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Syria Update: The Assad Regime Trembles

Posted on March 28 2011 10:00 am
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The Syrian government says it will lift the state of emergency but is not saying when. As Al-Jazeera explains, the emergency laws permit the arrest of anyone deemed a threat to security, the dispersing of demonstrations, official control over the media and various measures that trample civil rights. Assad is planning a televised address to his country later today and 16 political prisoners including an activist from Deraa were released today.

The Reform Party of Syria says not to get excited over the lifting of the state of emergency because SANA says new laws called “Laws to Fight Terror” will be put in place to secure Assad’s rule.

The Syrian army entered Latakia today after at least a dozen people were killed yesterday, some of which were shot by snipers. About 3,000 people protested there.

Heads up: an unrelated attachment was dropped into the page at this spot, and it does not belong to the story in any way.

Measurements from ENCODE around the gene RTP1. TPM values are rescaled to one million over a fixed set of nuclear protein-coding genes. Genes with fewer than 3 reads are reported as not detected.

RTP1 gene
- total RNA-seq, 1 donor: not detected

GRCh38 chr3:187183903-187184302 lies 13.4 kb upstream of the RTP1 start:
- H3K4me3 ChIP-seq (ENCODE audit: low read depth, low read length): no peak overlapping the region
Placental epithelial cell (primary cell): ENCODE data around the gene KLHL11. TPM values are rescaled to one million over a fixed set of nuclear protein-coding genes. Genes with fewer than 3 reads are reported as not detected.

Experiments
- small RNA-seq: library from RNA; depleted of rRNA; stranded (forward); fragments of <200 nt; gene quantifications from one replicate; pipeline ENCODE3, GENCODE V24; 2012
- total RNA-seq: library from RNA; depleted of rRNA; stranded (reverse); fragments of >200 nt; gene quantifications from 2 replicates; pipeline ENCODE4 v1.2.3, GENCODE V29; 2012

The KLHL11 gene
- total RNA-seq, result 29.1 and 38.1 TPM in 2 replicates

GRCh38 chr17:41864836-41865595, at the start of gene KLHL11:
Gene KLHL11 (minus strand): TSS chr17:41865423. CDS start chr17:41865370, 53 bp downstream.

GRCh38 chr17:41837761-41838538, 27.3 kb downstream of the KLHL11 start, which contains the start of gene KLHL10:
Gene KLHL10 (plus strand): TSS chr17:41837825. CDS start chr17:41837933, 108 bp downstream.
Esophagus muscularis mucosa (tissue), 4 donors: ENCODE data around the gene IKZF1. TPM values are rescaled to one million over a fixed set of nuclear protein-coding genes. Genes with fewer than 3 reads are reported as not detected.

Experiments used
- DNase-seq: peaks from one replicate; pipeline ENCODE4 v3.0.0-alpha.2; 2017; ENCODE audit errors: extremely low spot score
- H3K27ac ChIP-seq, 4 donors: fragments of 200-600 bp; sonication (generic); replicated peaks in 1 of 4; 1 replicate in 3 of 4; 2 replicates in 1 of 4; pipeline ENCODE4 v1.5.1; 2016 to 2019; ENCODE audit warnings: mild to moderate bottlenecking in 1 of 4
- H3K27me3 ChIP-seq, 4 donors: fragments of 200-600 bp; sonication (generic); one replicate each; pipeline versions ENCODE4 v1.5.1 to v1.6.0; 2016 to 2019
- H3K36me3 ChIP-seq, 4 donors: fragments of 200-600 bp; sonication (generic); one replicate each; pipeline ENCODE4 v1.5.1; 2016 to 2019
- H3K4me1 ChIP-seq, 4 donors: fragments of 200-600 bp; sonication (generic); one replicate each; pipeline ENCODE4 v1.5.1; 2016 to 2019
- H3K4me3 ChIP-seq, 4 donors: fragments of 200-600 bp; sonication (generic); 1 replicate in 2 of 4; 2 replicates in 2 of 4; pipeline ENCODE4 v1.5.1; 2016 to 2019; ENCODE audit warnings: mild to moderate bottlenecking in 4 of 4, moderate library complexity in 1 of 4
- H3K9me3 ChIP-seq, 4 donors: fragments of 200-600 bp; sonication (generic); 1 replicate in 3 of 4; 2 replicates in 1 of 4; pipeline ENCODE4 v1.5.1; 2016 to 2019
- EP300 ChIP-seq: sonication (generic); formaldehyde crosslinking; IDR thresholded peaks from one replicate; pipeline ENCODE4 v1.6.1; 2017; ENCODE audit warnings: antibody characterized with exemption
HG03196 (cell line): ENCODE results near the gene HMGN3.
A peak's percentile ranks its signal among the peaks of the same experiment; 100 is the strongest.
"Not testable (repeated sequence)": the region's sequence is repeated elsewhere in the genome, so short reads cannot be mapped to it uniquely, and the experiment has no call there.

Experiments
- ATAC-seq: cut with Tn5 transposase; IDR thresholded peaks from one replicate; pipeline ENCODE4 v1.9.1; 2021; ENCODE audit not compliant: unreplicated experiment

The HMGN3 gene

I expect Assad to try to blame Islamist elements like Al-Qaeda and the Muslim Brotherhood for the uprising today. He said that “armed gangs” were responsible for the casualties and one of his advisors accused Muslim Brotherhood cleric Shiekh Yousef al-Qaradawi for inspiring the unrest with his Friday sermon.

The Israeli media is reporting that eyewitnesses are claiming that some of the thugs that attacked the protesters are speaking Farsi, indicating they are members of the Iranian Revolutionary Guards. Some Syrian opposition outlets also claimed this.

The Reform Party of Syria says that the Syrian ambassador to India has resigned to protest the violence and four soldiers have gone missing in Hassakeh after refusing orders to open fire on protesters. There are rumors that Vice President Farouq al-Sharaa has been killed after his nephew denounced the regime on TV.

The Assad regime is clearly trembling and the deployment of soldiers to Latakia shows this is not an uprising limited to one geographic area or sect. There is no indication that this uprising is led by, or inspired by, the Muslim Brotherhood. The Islamist group will undoubtedly gain from Assad’s fall but it will have to share power with secular democratic forces and it is doubtful that the next government will be any more supportive of extremism than the current one. This is a revolution we can cheer.

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